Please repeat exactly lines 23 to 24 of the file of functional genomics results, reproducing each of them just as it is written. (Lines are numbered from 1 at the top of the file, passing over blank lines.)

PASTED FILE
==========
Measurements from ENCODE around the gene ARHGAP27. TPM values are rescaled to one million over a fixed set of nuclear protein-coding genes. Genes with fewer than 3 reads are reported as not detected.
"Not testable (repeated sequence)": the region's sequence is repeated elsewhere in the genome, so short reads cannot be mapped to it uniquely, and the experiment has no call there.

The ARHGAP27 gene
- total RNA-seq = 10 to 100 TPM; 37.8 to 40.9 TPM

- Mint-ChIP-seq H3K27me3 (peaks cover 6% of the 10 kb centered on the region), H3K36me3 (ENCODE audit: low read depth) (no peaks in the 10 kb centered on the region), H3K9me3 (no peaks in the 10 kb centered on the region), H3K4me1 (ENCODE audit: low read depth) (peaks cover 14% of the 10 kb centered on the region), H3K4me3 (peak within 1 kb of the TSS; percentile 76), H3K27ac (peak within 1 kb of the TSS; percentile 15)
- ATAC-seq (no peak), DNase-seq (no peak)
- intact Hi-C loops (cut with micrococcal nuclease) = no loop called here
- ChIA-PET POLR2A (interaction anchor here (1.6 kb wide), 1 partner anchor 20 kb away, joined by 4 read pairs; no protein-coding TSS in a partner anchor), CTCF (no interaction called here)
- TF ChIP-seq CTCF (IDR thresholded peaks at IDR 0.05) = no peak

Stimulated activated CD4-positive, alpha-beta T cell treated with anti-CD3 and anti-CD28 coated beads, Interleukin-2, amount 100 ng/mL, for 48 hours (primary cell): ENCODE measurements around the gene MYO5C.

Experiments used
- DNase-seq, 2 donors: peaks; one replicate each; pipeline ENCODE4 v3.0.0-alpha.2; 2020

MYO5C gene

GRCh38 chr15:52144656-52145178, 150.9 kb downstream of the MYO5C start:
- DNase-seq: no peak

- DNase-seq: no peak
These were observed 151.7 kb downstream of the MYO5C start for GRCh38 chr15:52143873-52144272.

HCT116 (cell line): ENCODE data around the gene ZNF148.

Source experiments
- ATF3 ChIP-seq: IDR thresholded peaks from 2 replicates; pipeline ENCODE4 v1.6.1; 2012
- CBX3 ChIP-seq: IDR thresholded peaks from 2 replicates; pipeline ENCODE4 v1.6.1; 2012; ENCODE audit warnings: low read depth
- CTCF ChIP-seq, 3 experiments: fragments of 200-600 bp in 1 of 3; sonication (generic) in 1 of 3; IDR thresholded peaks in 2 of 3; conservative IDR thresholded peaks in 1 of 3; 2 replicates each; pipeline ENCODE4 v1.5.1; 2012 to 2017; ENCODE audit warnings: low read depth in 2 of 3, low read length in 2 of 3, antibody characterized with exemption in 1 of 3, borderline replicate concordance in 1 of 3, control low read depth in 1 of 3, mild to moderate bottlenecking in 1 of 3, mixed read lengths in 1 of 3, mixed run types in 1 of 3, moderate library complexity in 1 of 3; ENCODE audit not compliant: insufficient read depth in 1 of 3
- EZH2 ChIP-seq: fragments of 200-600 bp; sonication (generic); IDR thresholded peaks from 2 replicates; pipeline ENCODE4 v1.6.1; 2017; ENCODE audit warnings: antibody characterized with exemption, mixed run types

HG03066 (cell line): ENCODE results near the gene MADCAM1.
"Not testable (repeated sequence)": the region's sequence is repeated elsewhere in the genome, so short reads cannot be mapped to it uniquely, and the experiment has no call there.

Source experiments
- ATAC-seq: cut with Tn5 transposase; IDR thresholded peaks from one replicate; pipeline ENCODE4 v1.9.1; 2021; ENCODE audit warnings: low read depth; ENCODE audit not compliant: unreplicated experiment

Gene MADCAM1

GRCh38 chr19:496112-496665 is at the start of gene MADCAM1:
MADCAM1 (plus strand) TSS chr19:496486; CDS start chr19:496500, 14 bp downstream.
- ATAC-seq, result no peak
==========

- EZH2 ChIP-seq: fragments of 200-600 bp; sonication (generic); IDR thresholded peaks from 2 replicates; pipeline ENCODE4 v1.6.1; 2017; ENCODE audit warnings: antibody characterized with exemption, mixed run types

HG03066 (cell line): ENCODE results near the gene MADCAM1.